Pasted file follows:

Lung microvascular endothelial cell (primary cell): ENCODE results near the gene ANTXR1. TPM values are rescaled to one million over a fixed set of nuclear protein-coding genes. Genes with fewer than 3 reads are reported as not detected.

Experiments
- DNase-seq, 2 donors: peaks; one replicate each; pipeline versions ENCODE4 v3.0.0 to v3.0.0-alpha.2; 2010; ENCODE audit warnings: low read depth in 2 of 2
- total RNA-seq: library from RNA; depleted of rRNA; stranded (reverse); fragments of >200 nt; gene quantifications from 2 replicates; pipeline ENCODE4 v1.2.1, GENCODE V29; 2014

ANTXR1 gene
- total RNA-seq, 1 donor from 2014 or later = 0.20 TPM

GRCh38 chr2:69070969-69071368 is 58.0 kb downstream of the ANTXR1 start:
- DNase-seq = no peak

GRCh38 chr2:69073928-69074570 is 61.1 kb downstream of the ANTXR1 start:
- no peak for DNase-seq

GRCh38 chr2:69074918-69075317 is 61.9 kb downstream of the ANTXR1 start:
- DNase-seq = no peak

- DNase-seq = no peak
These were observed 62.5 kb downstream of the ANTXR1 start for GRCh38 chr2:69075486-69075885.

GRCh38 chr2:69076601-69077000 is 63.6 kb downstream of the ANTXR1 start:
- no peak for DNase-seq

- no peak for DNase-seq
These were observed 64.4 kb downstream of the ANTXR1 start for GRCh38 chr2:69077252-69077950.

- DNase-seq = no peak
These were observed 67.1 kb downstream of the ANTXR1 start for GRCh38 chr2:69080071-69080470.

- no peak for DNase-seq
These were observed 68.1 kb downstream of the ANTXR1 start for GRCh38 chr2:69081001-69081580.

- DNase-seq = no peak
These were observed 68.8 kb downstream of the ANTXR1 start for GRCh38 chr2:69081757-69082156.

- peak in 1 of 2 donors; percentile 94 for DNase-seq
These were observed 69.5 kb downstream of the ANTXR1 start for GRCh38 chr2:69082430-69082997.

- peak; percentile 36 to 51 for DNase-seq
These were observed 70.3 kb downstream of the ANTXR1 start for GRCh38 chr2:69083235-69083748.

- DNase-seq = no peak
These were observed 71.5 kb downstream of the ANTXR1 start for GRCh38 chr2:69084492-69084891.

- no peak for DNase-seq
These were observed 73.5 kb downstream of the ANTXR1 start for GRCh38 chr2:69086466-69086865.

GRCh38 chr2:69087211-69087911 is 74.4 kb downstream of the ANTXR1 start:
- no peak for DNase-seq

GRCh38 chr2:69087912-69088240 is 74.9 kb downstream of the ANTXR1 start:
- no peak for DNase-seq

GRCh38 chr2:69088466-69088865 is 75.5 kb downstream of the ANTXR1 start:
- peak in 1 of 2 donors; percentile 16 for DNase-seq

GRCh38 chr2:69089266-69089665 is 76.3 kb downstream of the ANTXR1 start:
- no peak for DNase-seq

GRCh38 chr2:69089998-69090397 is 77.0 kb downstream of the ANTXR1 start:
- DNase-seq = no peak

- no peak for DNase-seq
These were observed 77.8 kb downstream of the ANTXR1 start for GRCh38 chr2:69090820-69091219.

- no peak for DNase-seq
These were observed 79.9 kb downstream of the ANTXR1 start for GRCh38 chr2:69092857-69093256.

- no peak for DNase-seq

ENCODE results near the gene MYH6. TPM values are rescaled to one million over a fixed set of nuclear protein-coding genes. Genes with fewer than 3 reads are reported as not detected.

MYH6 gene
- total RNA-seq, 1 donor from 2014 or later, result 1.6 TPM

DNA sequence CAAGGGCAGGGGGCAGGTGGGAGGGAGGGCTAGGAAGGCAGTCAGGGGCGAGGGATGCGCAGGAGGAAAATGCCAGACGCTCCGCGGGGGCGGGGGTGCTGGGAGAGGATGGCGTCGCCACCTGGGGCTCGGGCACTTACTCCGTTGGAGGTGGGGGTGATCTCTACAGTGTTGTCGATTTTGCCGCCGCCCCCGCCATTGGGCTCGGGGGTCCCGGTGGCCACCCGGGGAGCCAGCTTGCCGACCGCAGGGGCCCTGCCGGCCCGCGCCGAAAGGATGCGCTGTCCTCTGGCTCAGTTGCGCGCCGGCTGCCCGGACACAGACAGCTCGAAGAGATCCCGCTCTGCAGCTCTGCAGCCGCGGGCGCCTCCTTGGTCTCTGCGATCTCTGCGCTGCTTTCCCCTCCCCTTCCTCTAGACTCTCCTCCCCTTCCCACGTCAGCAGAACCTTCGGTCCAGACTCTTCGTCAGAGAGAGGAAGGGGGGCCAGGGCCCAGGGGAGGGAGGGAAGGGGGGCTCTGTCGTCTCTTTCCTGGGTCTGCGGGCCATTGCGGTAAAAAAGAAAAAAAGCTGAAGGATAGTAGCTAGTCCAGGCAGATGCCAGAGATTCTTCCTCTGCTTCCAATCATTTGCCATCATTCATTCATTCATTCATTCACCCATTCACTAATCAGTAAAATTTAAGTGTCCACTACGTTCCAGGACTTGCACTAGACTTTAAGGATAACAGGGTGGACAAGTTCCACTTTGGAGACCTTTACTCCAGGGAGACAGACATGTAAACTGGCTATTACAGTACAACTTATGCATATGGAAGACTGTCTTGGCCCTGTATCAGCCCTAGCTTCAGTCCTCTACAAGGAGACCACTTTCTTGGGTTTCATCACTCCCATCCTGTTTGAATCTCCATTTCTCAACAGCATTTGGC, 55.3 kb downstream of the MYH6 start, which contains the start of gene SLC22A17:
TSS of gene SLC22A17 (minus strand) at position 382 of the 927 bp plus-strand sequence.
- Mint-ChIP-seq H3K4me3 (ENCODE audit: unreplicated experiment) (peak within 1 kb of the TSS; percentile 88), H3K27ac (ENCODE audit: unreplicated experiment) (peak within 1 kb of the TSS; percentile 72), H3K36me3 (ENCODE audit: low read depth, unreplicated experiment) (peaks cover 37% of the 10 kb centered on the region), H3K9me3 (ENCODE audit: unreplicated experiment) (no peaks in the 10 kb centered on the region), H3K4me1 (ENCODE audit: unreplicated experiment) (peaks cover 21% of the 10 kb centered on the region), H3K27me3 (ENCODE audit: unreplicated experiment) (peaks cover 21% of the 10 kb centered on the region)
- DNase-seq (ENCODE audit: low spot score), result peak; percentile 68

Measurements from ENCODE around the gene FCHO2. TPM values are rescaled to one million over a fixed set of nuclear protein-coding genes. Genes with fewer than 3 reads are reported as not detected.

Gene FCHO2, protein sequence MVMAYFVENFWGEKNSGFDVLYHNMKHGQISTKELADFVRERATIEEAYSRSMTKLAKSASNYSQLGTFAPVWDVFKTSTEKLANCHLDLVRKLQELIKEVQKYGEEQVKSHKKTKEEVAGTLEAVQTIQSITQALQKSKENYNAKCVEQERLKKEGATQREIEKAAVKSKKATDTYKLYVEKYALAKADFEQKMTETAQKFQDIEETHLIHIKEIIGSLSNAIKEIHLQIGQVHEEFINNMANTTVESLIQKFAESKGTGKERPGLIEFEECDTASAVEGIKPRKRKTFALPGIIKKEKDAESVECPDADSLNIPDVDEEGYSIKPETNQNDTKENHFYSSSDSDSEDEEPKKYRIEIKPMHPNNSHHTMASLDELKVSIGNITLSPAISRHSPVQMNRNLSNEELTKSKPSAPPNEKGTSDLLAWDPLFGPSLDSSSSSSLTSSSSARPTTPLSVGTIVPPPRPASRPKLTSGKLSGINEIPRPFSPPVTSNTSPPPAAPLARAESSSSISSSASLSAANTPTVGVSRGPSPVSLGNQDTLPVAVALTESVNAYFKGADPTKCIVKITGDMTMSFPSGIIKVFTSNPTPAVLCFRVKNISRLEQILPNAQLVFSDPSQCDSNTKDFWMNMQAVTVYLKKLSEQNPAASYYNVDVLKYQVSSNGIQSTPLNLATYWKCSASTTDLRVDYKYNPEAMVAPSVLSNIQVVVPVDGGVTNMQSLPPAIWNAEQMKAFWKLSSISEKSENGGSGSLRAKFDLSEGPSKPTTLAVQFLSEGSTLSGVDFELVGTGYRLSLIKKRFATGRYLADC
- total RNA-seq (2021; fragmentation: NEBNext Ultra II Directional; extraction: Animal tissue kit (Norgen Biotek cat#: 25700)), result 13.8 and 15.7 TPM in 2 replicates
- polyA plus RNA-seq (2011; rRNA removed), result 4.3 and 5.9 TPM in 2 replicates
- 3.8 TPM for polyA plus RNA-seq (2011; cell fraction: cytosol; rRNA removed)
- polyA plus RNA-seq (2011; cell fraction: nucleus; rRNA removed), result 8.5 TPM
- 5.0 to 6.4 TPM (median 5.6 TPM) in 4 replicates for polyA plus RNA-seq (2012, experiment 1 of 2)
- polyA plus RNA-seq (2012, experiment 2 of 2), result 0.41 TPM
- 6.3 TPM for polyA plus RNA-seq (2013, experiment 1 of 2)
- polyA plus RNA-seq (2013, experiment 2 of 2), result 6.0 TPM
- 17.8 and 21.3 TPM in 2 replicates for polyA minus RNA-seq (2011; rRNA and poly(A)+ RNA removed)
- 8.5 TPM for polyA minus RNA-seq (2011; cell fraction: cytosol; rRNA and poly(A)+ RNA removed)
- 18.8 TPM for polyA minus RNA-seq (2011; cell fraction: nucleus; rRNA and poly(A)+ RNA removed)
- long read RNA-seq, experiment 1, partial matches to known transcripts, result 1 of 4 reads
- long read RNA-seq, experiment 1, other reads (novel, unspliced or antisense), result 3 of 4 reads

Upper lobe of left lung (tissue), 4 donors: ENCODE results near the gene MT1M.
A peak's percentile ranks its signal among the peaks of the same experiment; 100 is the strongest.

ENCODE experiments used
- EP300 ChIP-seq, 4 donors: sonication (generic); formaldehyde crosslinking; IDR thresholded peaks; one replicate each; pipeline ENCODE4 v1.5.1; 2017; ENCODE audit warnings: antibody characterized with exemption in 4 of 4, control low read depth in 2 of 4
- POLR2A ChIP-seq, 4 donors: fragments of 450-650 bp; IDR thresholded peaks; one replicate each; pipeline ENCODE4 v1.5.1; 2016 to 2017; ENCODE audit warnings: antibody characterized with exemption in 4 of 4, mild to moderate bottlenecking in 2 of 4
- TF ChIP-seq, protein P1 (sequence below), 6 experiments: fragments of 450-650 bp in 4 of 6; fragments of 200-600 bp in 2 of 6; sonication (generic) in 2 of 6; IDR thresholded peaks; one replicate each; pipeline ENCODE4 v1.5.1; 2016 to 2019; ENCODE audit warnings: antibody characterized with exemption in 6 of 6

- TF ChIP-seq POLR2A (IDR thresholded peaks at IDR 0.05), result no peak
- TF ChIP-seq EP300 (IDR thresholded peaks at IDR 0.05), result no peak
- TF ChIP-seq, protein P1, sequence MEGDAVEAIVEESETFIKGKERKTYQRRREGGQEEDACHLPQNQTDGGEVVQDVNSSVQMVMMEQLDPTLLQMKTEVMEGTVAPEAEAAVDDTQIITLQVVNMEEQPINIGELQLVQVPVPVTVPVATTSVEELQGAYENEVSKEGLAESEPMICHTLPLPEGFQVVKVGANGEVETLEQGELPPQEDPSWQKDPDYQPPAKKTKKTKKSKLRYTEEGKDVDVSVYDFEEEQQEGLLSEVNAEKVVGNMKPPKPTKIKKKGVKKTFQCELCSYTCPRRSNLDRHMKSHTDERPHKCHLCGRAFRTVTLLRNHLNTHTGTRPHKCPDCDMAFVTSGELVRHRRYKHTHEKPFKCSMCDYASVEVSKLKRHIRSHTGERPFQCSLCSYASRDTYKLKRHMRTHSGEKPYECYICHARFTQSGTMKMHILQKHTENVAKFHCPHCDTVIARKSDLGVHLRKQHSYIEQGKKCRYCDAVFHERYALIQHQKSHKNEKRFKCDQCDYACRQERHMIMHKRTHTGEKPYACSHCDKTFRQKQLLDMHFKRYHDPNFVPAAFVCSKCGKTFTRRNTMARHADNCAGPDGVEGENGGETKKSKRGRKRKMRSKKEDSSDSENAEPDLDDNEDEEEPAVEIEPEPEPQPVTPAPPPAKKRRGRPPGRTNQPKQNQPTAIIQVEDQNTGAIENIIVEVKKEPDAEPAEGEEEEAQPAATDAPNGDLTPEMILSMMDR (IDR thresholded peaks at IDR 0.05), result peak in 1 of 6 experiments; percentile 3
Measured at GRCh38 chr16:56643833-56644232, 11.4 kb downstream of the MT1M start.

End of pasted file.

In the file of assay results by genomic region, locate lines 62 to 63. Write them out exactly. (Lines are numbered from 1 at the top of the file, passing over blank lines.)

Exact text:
- polyA plus RNA-seq (2012, experiment 2 of 2), result 0.41 TPM
- 6.3 TPM for polyA plus RNA-seq (2013, experiment 1 of 2)